Pubdate: Mon, 27 Jul 1999
Source: Legal Times (DC)
Copyright: 1999 NLP IP Company
Author: Carrie Johnson


Quiet End To Conflict Over Long Prison Sentence

To many people, the case of Karen Blakney has epitomized the problem with
mandatory sentencing laws.

Blakney, a recovering crack addict and single mother of nine, faced a
10-year minimum sentence for cooking cocaine in exchange for money to feed
her habit. A federal jury in the District convicted her in 1992. But the
trial judge believed she only deserved 30 months in prison. Twice an appeals
court overruled the judge and ordered him to send Blakney away for a decade

Now the case has concluded in a way few would have ever imagined. An
extraordinary -- and until now, unnoticed -- instance of collaboration
between prosecutors and defense attorneys has saved Blakney from a lengthy
prison stay. In a deal hammered out over months of negotiations, U.S.
Attorney Wilma Lewis and her assistants used an obscure rule of criminal
procedure to throw out Blakney's original conviction and substitute charges
under D.C. law, thus escaping the uncompromising grip of a mandatory minimum
sentence. Blakney's case is the latest chapter in the long-running battle
over mandatory minimums, a series of laws passed by Congress to counter a
steeply rising crime wave in the 1980s.

While most prosecutors say that mandatory minimums are an essential law
enforcement tool, the defense bar and even some members of the federal bench
say that they strip judges of discretion and often make it impossible to
tailor an appropriate punishment for individual defendants.

That's what makes the quiet resolution of the Blakney case all the more unusual.

The Office of the U.S. Attorney had pushed hard to lock her up for a long
stretch. And although criminal defendants strike deals with prosecutors all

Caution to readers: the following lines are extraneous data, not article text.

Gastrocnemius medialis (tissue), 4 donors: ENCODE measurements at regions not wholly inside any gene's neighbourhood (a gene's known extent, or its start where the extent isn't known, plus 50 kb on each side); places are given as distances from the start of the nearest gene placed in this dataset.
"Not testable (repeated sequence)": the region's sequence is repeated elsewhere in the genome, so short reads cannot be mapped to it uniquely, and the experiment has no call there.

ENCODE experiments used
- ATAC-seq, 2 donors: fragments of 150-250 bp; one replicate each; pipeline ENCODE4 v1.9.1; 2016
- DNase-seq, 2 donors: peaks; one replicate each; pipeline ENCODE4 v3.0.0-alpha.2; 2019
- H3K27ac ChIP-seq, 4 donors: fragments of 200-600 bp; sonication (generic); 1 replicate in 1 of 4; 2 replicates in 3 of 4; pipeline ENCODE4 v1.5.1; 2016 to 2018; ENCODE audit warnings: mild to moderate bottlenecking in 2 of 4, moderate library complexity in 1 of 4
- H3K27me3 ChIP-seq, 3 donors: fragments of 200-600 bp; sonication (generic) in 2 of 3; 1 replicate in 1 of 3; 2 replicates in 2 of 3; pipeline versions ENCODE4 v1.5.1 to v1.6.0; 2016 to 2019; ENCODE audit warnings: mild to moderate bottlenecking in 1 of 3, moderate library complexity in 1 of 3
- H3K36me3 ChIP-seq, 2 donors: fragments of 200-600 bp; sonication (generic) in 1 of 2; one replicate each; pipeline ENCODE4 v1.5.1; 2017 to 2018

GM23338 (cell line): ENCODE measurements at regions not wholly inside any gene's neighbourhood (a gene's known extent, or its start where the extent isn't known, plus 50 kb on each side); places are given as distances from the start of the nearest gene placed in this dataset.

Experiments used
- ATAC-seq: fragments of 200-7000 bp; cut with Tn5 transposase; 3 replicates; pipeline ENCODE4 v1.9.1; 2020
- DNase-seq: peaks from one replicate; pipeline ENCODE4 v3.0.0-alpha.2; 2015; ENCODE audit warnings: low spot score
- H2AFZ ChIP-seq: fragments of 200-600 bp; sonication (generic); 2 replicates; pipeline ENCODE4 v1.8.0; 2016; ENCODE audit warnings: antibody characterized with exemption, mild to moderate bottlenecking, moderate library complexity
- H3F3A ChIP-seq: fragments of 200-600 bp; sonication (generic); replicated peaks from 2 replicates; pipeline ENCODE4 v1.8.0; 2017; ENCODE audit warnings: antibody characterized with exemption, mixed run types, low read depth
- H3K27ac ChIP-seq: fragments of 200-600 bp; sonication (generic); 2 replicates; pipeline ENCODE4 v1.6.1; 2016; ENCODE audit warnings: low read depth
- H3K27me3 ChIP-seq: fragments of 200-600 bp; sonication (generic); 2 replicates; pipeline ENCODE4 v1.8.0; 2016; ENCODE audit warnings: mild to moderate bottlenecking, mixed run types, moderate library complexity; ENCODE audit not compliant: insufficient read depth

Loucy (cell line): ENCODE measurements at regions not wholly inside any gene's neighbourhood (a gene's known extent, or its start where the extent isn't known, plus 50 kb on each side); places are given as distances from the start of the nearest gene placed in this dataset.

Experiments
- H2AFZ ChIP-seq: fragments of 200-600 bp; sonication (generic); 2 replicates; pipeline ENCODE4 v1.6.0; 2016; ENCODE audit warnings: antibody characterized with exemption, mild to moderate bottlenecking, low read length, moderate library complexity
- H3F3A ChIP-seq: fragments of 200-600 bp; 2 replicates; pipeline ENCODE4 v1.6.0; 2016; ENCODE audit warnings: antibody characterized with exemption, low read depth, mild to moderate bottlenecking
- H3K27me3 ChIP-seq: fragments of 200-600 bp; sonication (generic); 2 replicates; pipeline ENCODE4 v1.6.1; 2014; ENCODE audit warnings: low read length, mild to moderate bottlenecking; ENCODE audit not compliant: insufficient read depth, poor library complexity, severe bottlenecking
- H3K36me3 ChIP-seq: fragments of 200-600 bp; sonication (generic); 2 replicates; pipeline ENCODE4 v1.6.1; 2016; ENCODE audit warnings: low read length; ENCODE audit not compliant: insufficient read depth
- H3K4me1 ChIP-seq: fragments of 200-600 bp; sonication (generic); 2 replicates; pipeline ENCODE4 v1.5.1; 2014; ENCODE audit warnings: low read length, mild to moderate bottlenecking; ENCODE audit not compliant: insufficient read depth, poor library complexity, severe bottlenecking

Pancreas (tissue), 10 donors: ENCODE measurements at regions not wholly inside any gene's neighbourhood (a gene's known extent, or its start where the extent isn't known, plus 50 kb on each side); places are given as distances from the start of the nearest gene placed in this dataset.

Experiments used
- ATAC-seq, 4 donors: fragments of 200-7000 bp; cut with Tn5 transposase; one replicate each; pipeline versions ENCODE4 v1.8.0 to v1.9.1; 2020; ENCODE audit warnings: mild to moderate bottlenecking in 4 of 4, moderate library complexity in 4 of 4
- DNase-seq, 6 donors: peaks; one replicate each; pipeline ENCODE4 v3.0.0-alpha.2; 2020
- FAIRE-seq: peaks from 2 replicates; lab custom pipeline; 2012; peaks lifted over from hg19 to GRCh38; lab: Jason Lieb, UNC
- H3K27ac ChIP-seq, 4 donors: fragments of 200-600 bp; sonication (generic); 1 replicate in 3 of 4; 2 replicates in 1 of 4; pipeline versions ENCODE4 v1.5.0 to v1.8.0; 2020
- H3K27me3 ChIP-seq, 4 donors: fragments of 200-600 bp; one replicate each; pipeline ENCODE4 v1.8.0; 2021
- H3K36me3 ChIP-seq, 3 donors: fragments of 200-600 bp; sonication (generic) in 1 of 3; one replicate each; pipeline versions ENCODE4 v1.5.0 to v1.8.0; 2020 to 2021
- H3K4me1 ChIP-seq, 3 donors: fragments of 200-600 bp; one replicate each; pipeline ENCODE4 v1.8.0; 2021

the time, that usually happens before, not after, a person is convicted. "I
don't hear much about it, certainly not this far along in the process," says
Marc Mauer, assistant director of The Sentencing Project, a nonprofit policy

Abbe Jolles, a D.C. lawyer who has represented Blakney for nine years, is
more voluble about the outcome of the case.

"It's a miracle," says Jolles, a sole practitioner. "In my many years of
practice, it's the thing I'm most proud of."

Yet some legal experts worry that such deals as the one struck for Blakney
undermine the goals of the system: namely, equal results for people who
commit the same crimes.

"As a principle, we think [mandatory minimums] are appropriate so at least
there's some standard level of punishment," says Paul Kamenar, executive
legal director of the Washington Legal Foundation. Kamenar notes that he is
not speaking specifically about the Blakney case.

Blakney is finishing out her probation and struggling to find a full-time
job and affordable housing for her family. She declined comment through Jolles.

A spokesman for U.S. Attorney Lewis referred a reporter to court documents.
In a statement filed in court shortly before the April 22 deal, Lewis